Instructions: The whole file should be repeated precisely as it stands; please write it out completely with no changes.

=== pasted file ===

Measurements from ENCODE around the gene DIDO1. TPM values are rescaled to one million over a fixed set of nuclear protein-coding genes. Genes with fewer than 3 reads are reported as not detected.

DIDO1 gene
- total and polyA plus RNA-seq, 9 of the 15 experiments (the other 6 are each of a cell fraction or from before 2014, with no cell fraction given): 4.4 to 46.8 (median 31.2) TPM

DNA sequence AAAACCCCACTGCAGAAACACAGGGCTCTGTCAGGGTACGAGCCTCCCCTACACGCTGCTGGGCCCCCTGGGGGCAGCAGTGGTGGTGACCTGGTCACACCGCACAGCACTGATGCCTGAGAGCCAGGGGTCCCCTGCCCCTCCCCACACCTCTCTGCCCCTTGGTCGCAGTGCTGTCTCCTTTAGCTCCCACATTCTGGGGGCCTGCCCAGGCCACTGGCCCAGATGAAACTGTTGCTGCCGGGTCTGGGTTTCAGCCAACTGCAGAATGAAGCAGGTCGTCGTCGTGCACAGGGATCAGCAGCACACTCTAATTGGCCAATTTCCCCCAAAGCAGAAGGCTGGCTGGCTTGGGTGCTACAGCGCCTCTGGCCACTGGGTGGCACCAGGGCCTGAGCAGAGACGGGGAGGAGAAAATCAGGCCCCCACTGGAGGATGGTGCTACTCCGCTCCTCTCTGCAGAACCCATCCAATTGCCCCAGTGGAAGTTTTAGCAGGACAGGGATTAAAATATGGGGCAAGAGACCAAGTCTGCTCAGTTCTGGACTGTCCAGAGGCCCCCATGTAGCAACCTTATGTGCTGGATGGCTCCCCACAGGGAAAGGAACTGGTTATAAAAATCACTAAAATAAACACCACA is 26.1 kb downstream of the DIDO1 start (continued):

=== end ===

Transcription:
Measurements from ENCODE around the gene DIDO1. TPM values are rescaled to one million over a fixed set of nuclear protein-coding genes. Genes with fewer than 3 reads are reported as not detected.

DIDO1 gene
- total and polyA plus RNA-seq, 9 of the 15 experiments (the other 6 are each of a cell fraction or from before 2014, with no cell fraction given): 4.4 to 46.8 (median 31.2) TPM

DNA sequence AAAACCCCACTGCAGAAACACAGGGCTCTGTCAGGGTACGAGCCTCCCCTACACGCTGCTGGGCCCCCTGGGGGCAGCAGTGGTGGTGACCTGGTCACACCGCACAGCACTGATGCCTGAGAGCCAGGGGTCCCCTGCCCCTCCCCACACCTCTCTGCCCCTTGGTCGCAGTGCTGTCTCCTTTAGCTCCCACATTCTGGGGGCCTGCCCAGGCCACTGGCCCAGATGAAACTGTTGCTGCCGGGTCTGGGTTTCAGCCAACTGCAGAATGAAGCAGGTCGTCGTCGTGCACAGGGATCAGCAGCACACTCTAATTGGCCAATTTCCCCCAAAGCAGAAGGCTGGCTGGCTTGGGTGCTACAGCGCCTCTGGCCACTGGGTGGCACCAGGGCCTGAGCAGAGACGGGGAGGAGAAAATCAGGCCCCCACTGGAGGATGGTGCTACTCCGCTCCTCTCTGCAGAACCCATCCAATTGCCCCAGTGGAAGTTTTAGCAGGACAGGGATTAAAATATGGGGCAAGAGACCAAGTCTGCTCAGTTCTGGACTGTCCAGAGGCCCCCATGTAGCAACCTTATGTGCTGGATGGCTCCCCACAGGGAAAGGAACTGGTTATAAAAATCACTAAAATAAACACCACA is 26.1 kb downstream of the DIDO1 start (continued):